YOGN. InterOil Corporation (NYSE:IOC; POMSoX:IOC) (the "Company") announced today record revenues and products sold in its financial results for the full year ending December 31, 2013.
The year also resulted in new leadership at InterOil and agreement with Total S.A. of France to develop the multi-billion-dollar Elk-Antelope gas field in Papua New Guinea.
In March this year, InterOil also launched the start of a new US$300 million drilling program across four new petroleum prospecting licenses ("PPLs").
Front Rank of Asian Energy Companies
InterOil's Chief Executive, Dr. Michael Hession, said: "This past year was a milestone for InterOil. With new leadership and management, we moved quickly to bring greater stability to our operations in a way that would translate into improved performance and greater market confidence.
"Crucial to this was securing agreement with an oil major to develop on the Elk-Antelope gas field in Petroleum Retention License 15.
"In October 2013, the board approved InterOil's largest exploration and
appraisal program and one of the biggest in Papua New Guinea's history. We then accelerated preparation for exploration wells on our PPLs so we could drill as soon as we received the government approval.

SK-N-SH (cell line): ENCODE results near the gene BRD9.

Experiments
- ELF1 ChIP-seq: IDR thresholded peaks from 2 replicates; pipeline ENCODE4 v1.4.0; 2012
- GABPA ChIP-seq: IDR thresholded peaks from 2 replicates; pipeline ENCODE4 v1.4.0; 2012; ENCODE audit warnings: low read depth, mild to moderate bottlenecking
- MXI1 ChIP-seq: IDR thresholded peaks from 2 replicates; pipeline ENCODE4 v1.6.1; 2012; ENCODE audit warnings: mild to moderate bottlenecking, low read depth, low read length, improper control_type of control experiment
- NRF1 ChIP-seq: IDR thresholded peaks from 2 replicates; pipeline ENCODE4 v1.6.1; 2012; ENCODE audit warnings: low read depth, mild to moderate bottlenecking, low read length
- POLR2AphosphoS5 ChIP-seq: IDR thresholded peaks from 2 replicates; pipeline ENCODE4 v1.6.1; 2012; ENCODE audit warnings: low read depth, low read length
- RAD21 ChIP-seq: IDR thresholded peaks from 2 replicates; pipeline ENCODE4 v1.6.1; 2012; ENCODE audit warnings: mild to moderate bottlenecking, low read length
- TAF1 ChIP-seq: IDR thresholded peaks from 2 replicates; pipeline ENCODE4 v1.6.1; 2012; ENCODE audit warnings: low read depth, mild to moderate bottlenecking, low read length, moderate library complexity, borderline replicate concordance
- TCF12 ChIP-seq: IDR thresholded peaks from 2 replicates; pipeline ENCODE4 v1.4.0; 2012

"In March this year, approval was given and we successfully acquired the rights to the same acreage as we previously held, for the next six years.
"In March this year, we closed the sales and purchase agreement with Total S.A. of France to develop Elk-Antelope as a multi-billion-dollar LNG project for Papua New Guinea.
"These developments, together with our oil refinery and distribution businesses, position InterOil among the front rank of Asian energy companies.
The Right Team at the Right Time
"To deliver on this potential and realize the value of these assets, we have assembled an experienced, talented management team. In the final months of the year, new senior executives stepped into roles that they would formally assume early in 2014.
InterOil's growth and success depend heavily on the quality of this senior team to guide our exceptional staff and oversee our energy assets and I am confident that we now have the right team to realize InterOil's full potential.
"We also took significant steps to streamline our operations, bearing down on costs and rationalizing our offices and staffing. We announced the closure by the end of 2014 of our Cairns office, with the transfer of most functions to our office in Port Moresby. Though painful, it was important to align InterOil and ensure we focus our human and financial resources where they can have the greatest impact.
Operating Growth, Developing Growth, Future Growth
"These steps are integral to the strategy that I laid out on my appointment in July.
"This strategy has three horizons, detailing our vision to be a world-class
company developing world-class resources with world-class people who have a passion for working together, doing good work and making a difference.
"Horizon One is operating growth: running an efficient and financially stable business, with capital to support investment, low costs, strong skills and capacity, and streamlined processes.
"Horizon Two is developing growth: monetizing our gas resources through partnerships with world-class operators.